Eight months after her initial diagnosis, on April 4, 2014, Lovetere walked out of Dana Farber after her final radiation treatment with a big smile on her face. “That was the day I considered myself and the doctors considered me cancer free.”

That was also the day that she decided to keep a journal, and nearly every day since she has written down five things that she is grateful for. Many of those lists are filled with the people in her life — everyone from her husband, Peter, who recently completed the 39-mile Avon Walk to End Breast Cancer by himself as a show of support, to her hairdresser Maria, who brought a group of women from her church over to Lovetere’s home to pray over her during her darkest days of chemotherapy.

Lovetere is also grateful for new experiences, and especially those that she gets to share with her family. Just recently, in fact, she and Peter, their three children, and Billy’s girlfriend Katie enjoyed two weeks in San Francisco, Big Sur and Yosemite on what Lovetere described as the “trip of a lifetime.”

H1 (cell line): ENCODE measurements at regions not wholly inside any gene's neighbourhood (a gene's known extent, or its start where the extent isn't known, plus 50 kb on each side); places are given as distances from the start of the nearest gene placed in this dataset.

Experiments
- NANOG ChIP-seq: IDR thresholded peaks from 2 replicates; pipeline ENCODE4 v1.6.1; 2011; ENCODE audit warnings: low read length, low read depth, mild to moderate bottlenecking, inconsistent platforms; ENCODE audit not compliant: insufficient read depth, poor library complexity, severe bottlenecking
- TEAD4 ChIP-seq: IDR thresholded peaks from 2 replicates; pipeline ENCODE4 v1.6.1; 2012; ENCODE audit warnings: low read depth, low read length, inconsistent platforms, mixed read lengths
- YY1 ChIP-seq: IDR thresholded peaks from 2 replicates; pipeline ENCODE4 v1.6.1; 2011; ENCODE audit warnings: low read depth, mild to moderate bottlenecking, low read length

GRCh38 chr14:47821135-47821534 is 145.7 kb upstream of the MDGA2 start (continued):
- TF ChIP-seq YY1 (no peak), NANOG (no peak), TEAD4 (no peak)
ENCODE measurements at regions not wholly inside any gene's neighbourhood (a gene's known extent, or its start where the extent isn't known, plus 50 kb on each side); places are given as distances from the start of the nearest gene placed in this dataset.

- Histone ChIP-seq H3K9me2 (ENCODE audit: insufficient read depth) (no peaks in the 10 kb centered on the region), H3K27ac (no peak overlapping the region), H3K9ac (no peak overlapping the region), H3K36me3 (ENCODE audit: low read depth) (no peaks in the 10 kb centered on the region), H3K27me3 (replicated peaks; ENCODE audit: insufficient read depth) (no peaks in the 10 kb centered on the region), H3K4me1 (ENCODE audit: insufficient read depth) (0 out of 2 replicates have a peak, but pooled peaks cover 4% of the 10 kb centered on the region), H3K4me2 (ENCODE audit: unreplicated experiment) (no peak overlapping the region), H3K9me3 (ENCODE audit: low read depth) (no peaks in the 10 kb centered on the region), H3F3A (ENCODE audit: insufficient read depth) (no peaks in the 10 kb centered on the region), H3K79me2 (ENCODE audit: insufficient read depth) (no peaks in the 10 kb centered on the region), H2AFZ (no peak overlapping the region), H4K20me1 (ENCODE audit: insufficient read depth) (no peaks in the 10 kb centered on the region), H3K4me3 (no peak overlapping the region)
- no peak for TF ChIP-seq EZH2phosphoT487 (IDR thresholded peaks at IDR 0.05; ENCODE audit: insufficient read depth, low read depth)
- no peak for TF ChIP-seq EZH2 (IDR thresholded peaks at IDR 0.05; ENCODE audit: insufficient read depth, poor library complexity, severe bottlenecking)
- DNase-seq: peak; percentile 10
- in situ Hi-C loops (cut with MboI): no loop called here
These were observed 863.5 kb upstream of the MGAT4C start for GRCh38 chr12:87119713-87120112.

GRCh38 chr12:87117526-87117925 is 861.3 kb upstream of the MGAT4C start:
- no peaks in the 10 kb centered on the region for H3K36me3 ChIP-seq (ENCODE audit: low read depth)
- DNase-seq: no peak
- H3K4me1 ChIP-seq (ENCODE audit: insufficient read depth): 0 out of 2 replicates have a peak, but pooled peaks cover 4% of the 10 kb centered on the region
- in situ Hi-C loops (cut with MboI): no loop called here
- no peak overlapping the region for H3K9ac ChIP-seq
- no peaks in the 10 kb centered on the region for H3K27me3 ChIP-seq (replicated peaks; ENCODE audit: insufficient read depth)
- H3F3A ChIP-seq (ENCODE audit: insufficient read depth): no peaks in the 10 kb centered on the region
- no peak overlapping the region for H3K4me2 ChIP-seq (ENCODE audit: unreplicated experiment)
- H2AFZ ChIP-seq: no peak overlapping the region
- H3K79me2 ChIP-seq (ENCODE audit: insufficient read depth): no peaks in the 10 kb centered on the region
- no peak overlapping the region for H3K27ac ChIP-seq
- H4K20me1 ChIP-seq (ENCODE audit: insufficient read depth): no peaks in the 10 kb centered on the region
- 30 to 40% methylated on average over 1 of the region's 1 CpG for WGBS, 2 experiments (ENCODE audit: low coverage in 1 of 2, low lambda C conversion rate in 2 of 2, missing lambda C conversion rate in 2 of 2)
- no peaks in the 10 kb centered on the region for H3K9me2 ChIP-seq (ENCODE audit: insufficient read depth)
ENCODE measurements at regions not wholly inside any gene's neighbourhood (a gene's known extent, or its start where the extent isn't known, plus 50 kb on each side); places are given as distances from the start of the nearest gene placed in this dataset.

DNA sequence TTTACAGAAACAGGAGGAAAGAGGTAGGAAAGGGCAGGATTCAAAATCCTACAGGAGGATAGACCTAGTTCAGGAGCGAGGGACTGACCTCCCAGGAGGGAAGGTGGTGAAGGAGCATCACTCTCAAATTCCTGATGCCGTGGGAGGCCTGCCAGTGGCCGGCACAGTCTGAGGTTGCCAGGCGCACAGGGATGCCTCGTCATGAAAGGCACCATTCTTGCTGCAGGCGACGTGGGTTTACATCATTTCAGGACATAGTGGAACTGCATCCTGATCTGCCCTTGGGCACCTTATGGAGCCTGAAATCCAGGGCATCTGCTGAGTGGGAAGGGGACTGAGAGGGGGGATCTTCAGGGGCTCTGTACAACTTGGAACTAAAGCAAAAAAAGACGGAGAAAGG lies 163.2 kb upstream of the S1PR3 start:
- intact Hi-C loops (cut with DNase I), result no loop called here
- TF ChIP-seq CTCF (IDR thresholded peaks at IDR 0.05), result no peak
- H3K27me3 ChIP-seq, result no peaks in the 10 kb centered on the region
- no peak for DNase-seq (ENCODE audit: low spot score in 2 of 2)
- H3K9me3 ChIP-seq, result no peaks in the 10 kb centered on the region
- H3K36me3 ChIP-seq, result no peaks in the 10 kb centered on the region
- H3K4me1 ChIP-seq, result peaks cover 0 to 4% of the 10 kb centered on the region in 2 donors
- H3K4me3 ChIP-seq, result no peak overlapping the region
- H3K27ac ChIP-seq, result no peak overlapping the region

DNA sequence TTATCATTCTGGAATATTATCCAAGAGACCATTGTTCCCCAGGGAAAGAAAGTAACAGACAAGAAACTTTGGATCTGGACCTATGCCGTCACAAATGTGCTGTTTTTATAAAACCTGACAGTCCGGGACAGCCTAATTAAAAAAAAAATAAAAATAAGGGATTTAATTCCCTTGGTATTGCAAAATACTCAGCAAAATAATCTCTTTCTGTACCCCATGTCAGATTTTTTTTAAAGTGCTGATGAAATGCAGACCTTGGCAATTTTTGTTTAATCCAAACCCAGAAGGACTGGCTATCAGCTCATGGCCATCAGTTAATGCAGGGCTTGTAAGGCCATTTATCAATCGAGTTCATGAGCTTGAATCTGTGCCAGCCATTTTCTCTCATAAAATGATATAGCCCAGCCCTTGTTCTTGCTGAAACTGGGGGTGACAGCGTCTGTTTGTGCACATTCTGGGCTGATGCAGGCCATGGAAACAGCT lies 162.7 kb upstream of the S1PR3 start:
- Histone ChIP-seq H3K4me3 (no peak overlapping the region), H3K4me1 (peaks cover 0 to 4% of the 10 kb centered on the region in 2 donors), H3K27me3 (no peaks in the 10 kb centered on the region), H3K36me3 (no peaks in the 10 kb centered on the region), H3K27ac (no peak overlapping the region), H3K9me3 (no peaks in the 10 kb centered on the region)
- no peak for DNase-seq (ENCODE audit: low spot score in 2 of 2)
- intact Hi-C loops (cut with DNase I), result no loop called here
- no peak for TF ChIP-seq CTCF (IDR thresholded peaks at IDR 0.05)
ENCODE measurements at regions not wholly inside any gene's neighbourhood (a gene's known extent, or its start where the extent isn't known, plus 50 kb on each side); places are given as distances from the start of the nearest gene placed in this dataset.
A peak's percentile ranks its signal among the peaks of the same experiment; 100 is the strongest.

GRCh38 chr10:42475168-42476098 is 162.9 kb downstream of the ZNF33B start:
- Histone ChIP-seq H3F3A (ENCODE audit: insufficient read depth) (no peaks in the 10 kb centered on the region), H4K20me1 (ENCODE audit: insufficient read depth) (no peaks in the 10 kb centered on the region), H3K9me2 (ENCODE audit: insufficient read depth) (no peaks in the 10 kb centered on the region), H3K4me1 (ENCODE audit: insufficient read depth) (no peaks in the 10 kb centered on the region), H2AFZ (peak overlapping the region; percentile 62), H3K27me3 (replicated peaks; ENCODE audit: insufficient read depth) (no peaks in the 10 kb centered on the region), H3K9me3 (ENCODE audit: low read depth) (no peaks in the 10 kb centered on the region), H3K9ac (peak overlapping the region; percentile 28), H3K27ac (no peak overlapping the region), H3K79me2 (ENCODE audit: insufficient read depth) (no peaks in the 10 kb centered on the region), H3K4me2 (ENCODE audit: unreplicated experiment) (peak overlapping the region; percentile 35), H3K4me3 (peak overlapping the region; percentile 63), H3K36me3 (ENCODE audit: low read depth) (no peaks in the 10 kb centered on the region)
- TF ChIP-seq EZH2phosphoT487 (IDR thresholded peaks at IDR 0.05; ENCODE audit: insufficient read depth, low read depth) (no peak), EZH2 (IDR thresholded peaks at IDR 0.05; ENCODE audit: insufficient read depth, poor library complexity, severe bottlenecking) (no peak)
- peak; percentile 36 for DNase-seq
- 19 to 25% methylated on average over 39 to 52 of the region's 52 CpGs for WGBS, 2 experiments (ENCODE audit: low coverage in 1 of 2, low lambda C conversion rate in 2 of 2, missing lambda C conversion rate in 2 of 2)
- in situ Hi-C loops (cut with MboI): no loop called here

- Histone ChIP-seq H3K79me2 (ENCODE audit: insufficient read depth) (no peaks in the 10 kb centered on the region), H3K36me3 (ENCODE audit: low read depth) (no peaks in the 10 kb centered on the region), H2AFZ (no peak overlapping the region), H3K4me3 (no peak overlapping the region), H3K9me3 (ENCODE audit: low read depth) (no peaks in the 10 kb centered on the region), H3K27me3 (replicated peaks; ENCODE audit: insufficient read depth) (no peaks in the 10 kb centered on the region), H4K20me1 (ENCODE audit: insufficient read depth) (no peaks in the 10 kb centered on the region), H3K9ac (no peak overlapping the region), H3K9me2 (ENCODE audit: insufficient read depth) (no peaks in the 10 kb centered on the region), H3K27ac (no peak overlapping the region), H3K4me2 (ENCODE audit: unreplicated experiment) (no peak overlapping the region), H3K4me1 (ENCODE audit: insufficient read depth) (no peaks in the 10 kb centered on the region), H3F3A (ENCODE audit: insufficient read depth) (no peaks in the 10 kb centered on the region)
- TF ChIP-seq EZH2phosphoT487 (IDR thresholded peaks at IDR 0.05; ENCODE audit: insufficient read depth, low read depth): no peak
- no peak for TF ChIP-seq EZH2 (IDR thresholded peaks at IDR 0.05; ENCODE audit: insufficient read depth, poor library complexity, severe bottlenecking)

“We called it the ‘celebration of life,’” she said.

There have been other memorable experiences as well over the past 18 months, including the Falmouth Road Race in August, which her children ran on behalf of Canton-based We Beat Cancer, and the Boston Marathon Jimmy Fund Walk in September, which the entire family took part in as members of Tara Shuman’s wildly successful “Team Tara,” which raised an astounding $125,000 to fund cancer research at the Dana Farber.

Lovetere said that walk was particularly emotional for her because it passed by the building that her mother had passed away in. While she was at Dana Farber, she could see the very room that her mother had been in nearly 20 years earlier, and she avoided even looking in that direction for the duration of her visits.